Infections and Informed Consent
Recently a friend of mine and I were talking about how to navigate relationships. It’s a conversation that more and more people are having, but to cancer patients, it’s a topic we’ve explored time and time again. How to keep each other safe?
My safety is my responsibility
I’ve been a cancer patient for eight years and in that time, I’ve come to realize that my safety is my responsibility. There are little things that I have done over the years to avoid infections. Some very mundane, like choosing bland white cotton undies rather than fancy man-made fibers in dye drenched colors. I wash dark-colored pants over and over again until the water runs clear before I wear them. I choose natural fabrics, often a little more expensive, but they're good quality which means my wardrobe is small but comfortable. I avoid anything tight and let my skin breathe.
I’ve taken a Food Safe course and carry my certificate in my wallet. It reminds me of how to avoid foodborne infections and cross contaminations. I’m very particular about leftovers, washing and cutting fruit and veggies, and I have separate cutting boards for meat. I’ve literally walked out of restaurants before ordering if I see anything amiss. I am the wallflower at potlucks, trying desperately not to insult anyone while avoiding the room temperature chicken wings. Food poisoning has landed me in an Urgent Care hospital and it's an ugly experience that I never want to repeat.
I live in a rainy part of the world and I have a dehumidifier in my home, chugging away daily, helping me to avoid any fungus that might find a place in a hidden corner. Its spores won’t make their way into my lungs! I am a bit of a neat freak and I will clean and dust and keep my laundry separate from the rest of the family.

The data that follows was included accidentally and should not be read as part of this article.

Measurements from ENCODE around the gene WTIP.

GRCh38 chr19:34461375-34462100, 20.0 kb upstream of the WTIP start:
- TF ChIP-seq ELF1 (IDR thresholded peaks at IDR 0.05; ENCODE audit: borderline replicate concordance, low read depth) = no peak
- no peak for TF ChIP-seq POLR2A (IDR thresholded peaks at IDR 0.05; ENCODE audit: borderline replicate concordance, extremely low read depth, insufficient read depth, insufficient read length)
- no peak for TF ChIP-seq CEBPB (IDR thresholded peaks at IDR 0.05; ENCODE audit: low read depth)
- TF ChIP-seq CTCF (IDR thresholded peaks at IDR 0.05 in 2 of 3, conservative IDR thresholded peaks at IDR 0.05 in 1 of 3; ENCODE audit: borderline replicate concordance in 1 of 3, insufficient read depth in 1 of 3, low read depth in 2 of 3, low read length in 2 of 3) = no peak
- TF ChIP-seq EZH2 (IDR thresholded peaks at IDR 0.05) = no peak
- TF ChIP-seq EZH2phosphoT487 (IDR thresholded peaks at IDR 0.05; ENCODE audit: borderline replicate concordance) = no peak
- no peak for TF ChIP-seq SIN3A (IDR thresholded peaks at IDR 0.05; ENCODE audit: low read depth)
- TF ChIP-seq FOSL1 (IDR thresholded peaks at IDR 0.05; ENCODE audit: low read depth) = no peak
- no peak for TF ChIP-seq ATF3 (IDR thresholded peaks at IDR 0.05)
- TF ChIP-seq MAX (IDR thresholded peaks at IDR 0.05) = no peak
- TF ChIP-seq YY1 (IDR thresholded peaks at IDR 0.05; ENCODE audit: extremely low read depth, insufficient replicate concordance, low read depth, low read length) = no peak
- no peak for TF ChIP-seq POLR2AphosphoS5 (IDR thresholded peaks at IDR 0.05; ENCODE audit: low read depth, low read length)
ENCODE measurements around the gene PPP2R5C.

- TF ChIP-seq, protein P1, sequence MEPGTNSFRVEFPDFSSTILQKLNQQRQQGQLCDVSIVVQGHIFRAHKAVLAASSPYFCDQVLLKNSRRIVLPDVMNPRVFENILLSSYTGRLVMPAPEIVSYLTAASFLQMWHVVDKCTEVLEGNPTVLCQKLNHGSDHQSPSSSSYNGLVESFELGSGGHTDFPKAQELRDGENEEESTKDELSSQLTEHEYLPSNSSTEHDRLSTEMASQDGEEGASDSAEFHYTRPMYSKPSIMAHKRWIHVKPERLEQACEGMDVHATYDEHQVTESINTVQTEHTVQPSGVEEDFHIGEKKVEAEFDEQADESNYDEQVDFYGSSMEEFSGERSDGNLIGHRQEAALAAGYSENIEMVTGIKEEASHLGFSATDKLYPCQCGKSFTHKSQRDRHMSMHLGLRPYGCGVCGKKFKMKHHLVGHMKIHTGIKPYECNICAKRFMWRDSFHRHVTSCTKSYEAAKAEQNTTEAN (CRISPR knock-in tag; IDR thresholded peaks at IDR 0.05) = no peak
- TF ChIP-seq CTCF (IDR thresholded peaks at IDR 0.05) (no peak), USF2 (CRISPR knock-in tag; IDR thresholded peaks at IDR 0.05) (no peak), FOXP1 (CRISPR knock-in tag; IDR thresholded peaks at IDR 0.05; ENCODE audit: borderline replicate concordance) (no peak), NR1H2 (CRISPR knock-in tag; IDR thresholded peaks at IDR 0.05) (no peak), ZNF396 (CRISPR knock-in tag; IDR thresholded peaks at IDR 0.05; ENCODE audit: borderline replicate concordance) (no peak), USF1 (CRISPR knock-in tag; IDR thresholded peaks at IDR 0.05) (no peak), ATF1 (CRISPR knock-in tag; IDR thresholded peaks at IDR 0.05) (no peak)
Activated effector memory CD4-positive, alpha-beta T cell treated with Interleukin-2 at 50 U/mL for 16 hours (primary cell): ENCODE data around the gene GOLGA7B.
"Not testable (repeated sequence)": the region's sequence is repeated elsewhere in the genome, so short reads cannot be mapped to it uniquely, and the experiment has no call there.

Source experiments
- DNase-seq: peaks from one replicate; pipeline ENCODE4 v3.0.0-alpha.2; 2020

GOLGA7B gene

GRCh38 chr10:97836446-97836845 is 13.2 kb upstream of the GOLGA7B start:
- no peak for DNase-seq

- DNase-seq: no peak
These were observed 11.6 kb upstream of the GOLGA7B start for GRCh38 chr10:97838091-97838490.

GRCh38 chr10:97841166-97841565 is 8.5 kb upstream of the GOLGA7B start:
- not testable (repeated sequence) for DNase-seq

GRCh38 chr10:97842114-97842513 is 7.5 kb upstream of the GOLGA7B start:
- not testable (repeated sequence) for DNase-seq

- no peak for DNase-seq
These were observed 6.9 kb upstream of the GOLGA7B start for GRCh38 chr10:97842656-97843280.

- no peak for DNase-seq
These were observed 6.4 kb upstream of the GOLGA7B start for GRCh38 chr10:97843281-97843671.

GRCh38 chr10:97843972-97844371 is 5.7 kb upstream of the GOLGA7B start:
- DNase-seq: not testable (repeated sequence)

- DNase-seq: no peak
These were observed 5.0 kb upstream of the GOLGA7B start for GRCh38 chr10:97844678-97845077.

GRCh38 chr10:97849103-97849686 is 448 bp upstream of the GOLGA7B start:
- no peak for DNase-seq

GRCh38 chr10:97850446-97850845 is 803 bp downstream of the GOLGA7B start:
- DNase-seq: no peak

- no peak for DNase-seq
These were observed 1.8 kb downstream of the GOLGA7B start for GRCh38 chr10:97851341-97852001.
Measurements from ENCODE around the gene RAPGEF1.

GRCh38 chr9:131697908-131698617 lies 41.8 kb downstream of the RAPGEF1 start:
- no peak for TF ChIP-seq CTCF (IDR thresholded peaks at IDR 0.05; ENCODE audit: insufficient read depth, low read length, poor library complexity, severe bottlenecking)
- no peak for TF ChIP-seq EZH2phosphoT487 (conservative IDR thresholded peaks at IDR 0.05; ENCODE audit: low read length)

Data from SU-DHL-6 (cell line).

Being clear and kind with my boundaries
Those are some of the things that I do at home that I’ve never really shared with anyone until now. But what happens when I go out the door? That’s what I was talking to my friend about. How do we navigate our relationships and keep each other safe?
Being clear and kind with my boundaries has been the root of my experience with leukemia. Not many people realize that for people like me a common cold can seemingly morph into raging influenza which can steer me towards pneumonia. From there a bacterial or fungal infection can take hold and before long IV antibiotics become a part of my reality. True story! I'm a conduit for infections.
For those of us on chemo, this is a really huge concern. My oncologist once told me that once we receive successful treatment, it's an infection that we need to diligently avoid.
While I want to be a part of life and enjoy my friends and family, while being productive at work, I have to ask questions and survey the situation I am in. Like a first aid attendant, I need to keep myself safe first if I am to be of aid to others. This means I need information and I need to make an informed choice. No one can do this for me. As an adult living with leukemia, I need to know what risks I’m taking and before making a choice, and in order to do so, I have to be sure my consent is informed. It’s a balancing act.
My right to say 'no' if I'm not comfortable
Informed consent means I have the right to say no. It’s not comfortable and it’s not that I want to let people down. It’s just that I need to prioritize my activity, do what is most important first, and choose from there. I rely on the people in my life to let me know what is happening in theirs so that I can make the most educated decision possible as to whether I should attend or cancel plans.
So if I refuse to taste a drink, or turn down that muffin that has been touched by many hands or give plenty of space rather than shake hands and hug I ask for understanding. When I change plans awkwardly at the last minute, although disappointed, I am thankful for the information I am given to make that informed choice. Missing that one event may give me the opportunity to make it to many, many more. Cheers!
Did you have to make diet changes after your blood cancer diagnosis?
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